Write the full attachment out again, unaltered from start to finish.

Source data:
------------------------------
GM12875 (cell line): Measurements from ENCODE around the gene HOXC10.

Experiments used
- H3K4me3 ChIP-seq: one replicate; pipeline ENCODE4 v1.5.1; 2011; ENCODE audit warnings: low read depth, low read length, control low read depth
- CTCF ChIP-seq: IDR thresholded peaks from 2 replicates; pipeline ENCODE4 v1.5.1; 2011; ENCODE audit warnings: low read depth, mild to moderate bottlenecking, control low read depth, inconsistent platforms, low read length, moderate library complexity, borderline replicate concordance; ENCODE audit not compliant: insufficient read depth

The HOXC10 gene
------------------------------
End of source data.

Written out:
GM12875 (cell line): Measurements from ENCODE around the gene HOXC10.

Experiments used
- H3K4me3 ChIP-seq: one replicate; pipeline ENCODE4 v1.5.1; 2011; ENCODE audit warnings: low read depth, low read length, control low read depth
- CTCF ChIP-seq: IDR thresholded peaks from 2 replicates; pipeline ENCODE4 v1.5.1; 2011; ENCODE audit warnings: low read depth, mild to moderate bottlenecking, control low read depth, inconsistent platforms, low read length, moderate library complexity, borderline replicate concordance; ENCODE audit not compliant: insufficient read depth

The HOXC10 gene